Making a Mark with Makerspaces

One Maker Shares His Story! 

Sir Isaac Newton said, “If I have seen further, it is by standing on the shoulders of giants.” Get tips, tricks, ideas and inspiration from Chad - a real life maker! Hosted by Nancy Lindfors, Learners Edge Manager of Evaluation and Degree Programs, we’ll discuss how to get started creating a Makerspace, who to add to your team, and how to make your space sustainable.

Watch the webinar and learn more about how to start making at your school!

Making a Mark with Makerspaces: One Maker Shares His Success Story

Below are the presentation slides and additional items from the webinar. We hope these will help you in creating or continuing your Makerspace journey!

Questions and Answers from the Webinar:

Questions and Answers from Makerspaces WebinarWe received an abundance of amazing questions during the webinar. We wanted to make sure we addressed all the applicable questions and shared them with you. 

Q: Your Makerspace is shared between many teachers. Do you share materials and who keeps it stocked?

A:  Yes, our Makerspace cart is portable and most of the materials are reusable. However, we have a rotating weekly schedule of teachers that check the cart and if any items need restocking, we work with a designated person to order replacement materials. Also, it's a great learning lesson for the students to put the materials back where they found them. 

Q: How did you incorporate student input into the design of the Makerspace cart?

A: Teachers presented ideas discovered through research and learnings from other schools. We created a survey for the students and purchased additional materials based on student interest.

Q: Grant funding can be daunting, can you share some tips from the grants you applied for and received or didn't receive?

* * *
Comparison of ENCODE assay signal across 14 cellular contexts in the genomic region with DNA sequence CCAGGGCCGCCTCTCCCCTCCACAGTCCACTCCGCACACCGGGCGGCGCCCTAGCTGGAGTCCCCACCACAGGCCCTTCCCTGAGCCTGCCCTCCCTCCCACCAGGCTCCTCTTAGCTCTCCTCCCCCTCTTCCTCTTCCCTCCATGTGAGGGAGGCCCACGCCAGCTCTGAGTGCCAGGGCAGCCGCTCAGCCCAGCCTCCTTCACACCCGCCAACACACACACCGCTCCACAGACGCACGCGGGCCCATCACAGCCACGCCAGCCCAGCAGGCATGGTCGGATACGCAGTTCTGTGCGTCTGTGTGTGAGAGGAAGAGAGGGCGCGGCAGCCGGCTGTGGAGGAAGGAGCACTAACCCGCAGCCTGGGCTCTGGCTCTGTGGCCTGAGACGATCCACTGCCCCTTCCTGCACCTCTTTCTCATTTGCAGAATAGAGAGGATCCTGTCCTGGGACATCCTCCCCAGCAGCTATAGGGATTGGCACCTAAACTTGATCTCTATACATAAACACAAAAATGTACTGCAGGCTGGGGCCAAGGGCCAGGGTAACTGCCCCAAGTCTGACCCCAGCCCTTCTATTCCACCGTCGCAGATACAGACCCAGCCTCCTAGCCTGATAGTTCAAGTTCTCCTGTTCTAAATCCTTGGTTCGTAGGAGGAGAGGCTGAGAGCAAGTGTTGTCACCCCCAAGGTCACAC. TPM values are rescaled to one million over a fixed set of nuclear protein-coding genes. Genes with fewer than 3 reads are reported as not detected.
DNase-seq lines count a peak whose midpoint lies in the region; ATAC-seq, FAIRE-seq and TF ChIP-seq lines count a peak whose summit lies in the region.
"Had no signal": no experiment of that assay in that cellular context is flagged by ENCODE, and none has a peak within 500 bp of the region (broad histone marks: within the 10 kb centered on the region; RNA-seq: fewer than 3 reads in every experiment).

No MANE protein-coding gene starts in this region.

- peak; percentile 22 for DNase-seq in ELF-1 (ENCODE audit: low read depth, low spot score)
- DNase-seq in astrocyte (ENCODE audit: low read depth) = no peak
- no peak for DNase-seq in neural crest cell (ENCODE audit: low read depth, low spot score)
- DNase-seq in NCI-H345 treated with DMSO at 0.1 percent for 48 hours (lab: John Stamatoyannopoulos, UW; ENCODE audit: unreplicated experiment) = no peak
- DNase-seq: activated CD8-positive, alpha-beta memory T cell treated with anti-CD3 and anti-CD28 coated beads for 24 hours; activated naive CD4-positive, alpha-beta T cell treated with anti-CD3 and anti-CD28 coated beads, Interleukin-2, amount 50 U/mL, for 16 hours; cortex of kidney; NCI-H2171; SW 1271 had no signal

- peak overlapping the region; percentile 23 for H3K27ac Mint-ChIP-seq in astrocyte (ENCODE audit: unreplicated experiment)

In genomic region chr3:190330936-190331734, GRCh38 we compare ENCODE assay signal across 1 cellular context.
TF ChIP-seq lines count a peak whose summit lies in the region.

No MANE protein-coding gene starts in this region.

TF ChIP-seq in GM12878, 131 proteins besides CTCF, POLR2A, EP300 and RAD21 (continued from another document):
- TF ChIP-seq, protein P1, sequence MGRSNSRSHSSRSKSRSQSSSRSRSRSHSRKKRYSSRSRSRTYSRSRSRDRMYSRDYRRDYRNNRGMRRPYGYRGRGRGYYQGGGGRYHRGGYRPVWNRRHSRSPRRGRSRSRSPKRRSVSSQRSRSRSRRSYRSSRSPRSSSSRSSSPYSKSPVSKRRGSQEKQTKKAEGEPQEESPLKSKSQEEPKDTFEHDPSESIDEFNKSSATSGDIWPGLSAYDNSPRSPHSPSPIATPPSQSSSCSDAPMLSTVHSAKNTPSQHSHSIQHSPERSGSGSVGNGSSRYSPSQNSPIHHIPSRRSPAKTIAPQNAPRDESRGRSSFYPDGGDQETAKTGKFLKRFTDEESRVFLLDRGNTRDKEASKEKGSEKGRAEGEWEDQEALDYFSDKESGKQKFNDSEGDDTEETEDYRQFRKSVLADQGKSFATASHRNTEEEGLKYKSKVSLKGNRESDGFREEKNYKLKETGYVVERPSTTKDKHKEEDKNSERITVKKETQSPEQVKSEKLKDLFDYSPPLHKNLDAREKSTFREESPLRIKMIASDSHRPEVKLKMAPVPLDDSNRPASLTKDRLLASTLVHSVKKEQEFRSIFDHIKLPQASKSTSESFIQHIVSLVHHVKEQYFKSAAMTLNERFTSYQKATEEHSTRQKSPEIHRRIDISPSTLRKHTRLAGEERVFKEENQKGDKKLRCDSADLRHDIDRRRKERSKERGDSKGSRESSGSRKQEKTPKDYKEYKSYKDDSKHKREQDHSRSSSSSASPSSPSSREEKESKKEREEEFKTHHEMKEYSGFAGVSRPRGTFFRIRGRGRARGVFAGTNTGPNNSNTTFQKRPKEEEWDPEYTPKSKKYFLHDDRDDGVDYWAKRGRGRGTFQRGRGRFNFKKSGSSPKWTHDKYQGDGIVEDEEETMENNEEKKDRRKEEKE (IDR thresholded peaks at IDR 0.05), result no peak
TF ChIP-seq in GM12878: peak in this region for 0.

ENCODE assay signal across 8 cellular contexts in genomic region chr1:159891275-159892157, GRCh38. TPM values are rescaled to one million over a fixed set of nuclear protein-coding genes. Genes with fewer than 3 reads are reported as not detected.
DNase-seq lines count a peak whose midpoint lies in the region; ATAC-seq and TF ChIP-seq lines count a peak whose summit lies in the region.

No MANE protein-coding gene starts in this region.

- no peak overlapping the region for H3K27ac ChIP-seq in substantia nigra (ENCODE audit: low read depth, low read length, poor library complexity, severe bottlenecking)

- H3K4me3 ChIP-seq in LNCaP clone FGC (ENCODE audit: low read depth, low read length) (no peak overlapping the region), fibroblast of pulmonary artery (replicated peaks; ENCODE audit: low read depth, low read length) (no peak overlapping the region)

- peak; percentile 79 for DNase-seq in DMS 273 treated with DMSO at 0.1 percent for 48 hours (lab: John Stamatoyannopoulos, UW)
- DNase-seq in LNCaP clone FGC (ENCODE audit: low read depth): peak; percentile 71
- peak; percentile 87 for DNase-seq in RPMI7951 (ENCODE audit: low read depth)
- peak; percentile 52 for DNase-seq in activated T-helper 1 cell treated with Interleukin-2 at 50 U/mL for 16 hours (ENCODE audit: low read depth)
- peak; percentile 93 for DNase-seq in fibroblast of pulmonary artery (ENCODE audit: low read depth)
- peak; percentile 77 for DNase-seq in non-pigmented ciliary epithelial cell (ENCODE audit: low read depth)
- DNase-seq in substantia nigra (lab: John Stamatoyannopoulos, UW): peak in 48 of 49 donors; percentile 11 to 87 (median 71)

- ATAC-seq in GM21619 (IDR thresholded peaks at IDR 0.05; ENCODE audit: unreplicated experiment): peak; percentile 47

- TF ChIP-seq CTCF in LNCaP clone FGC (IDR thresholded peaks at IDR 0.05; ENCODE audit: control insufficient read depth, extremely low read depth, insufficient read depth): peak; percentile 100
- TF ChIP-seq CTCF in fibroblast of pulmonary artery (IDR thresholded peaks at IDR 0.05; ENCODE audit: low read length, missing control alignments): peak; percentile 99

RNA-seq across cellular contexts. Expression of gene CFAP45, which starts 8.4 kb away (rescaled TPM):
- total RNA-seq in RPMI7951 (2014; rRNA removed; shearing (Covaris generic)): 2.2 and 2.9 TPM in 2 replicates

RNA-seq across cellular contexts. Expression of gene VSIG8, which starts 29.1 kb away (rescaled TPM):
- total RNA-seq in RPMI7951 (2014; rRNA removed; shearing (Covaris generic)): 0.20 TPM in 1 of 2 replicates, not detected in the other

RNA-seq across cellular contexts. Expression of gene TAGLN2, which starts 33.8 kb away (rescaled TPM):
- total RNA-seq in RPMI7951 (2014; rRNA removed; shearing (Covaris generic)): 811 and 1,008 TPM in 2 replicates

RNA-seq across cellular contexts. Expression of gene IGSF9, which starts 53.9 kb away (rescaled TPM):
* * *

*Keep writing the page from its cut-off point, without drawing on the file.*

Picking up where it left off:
A: Donors Choose ( is a great place to start. Local education foundations can also be a great resource. One of the best lessons I learned was to work very hard at tying grant requests, as closely as possible, to the grant funding organization - this will certainly improve your success rate.   

Q: Can you provide some ideas for designing your Makerspace?

A:  Mobile carts work great if there is no permanent location available. There is a trend to converting part of library space into a Makerspace. Also, it can be fun to have a permanent fixture in the Makerspace along with rotating features. For example, perhaps you always have Legos, but you could rotate in and out other supplies. 

When you are considering your Makerspace, always consider safety. Also, consider the availability of wi-fi, outlets, shelving, whiteboards, SMART boards depending on what you are including in your Makerspace. 

Q: Is all your making free-choice or do you ever give a class a maker/engineering challenge?

A:  Our Maker Movement was a bit of a gradual shift to greater student choice. In the beginning of the school year, I gave them a goal. As we progressed, we created goals together. Finally, towards the end of the year, students create their own goals. Always make sure to make clear to the students the why - "why are we doing this!"  This gradual shift allowed for students to build competence and confidence. 

Q: How are you teaching coding?

A:  We use Osmo Kits and Osmo Apps ( We also use Sphero Balls (

Q: Share with us the greatest resource you use for staying current in the Makerspace movement?

A:  Twitter - #makered #makerspace #makerspaces 

Looking for More?

Questions and Answers from Makerspaces WebinarIf this topic has sparked an interest in you, or you simply want to learn more about the Maker Movement, STEM, Inquiry Based Science, let us suggest a few resources and courses that may be of interest:

Course 5080: Making the Shift to STEM Education: Are you looking for ways to create a more relevant and student-centered classroom? Are you looking for ways to better prepare students to fill the growing number of STEM careers? Then shift your thinking and get ready to embrace K-12 STEM education! In this course you will learn why STEM (Science, Technology, Engineering and Math) matters and will develop a plan to get started. All education professionals, including teachers, school leaders, and curriculum directors--will learn how to be STEM change agents.  You’ll learn from those who have moved through the shift at the classroom, school and district level. 3 graduate credits 

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